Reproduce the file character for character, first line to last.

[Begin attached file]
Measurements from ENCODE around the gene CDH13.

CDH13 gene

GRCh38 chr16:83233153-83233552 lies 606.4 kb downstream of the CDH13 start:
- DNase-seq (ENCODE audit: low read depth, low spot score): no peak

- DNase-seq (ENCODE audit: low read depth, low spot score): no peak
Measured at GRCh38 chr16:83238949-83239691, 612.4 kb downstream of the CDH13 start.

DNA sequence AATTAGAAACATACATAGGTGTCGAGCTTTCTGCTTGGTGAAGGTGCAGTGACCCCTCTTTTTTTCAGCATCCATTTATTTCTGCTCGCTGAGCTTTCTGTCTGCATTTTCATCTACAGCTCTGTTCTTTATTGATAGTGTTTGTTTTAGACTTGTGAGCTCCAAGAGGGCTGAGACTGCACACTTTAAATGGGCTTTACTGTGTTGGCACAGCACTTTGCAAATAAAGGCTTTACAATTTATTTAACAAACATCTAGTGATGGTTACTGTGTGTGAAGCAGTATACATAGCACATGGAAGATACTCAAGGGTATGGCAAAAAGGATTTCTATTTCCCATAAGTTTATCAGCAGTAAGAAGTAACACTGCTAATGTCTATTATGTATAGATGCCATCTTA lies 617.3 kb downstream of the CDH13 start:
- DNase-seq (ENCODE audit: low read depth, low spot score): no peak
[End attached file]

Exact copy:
Measurements from ENCODE around the gene CDH13.

CDH13 gene

GRCh38 chr16:83233153-83233552 lies 606.4 kb downstream of the CDH13 start:
- DNase-seq (ENCODE audit: low read depth, low spot score): no peak

- DNase-seq (ENCODE audit: low read depth, low spot score): no peak
Measured at GRCh38 chr16:83238949-83239691, 612.4 kb downstream of the CDH13 start.

DNA sequence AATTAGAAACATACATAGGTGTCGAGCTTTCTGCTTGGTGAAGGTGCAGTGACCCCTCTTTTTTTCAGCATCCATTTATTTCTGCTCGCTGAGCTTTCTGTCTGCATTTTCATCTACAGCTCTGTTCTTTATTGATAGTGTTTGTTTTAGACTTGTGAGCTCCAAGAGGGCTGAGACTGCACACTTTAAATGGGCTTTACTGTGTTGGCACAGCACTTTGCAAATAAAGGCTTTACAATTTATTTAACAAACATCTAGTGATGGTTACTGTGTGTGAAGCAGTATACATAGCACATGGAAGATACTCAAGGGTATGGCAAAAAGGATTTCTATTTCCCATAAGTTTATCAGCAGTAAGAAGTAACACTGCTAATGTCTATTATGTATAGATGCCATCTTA lies 617.3 kb downstream of the CDH13 start:
- DNase-seq (ENCODE audit: low read depth, low spot score): no peak